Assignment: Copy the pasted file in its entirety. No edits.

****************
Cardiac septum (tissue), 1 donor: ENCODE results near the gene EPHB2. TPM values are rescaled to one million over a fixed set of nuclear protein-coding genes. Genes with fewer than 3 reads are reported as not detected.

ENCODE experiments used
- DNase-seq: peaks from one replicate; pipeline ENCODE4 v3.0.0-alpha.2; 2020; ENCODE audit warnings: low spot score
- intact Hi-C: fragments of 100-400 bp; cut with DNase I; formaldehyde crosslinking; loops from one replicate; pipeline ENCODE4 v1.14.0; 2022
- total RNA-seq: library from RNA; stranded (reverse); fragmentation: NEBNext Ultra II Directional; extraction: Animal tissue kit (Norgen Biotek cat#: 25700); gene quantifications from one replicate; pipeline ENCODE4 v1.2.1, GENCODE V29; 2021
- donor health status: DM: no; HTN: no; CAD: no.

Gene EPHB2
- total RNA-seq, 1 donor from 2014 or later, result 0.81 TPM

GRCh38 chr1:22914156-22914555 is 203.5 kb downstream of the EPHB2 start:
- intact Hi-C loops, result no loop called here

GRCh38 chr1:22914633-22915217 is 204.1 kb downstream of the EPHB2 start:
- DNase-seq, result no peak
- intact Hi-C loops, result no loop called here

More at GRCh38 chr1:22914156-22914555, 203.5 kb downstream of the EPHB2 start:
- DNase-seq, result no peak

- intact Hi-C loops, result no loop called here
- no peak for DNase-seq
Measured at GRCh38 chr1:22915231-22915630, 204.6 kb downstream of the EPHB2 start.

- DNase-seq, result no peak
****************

Cardiac septum (tissue), 1 donor: ENCODE results near the gene EPHB2. TPM values are rescaled to one million over a fixed set of nuclear protein-coding genes. Genes with fewer than 3 reads are reported as not detected.

ENCODE experiments used
- DNase-seq: peaks from one replicate; pipeline ENCODE4 v3.0.0-alpha.2; 2020; ENCODE audit warnings: low spot score
- intact Hi-C: fragments of 100-400 bp; cut with DNase I; formaldehyde crosslinking; loops from one replicate; pipeline ENCODE4 v1.14.0; 2022
- total RNA-seq: library from RNA; stranded (reverse); fragmentation: NEBNext Ultra II Directional; extraction: Animal tissue kit (Norgen Biotek cat#: 25700); gene quantifications from one replicate; pipeline ENCODE4 v1.2.1, GENCODE V29; 2021
- donor health status: DM: no; HTN: no; CAD: no.

Gene EPHB2
- total RNA-seq, 1 donor from 2014 or later, result 0.81 TPM

GRCh38 chr1:22914156-22914555 is 203.5 kb downstream of the EPHB2 start:
- intact Hi-C loops, result no loop called here

GRCh38 chr1:22914633-22915217 is 204.1 kb downstream of the EPHB2 start:
- DNase-seq, result no peak
- intact Hi-C loops, result no loop called here

More at GRCh38 chr1:22914156-22914555, 203.5 kb downstream of the EPHB2 start:
- DNase-seq, result no peak

- intact Hi-C loops, result no loop called here
- no peak for DNase-seq
Measured at GRCh38 chr1:22915231-22915630, 204.6 kb downstream of the EPHB2 start.

- DNase-seq, result no peak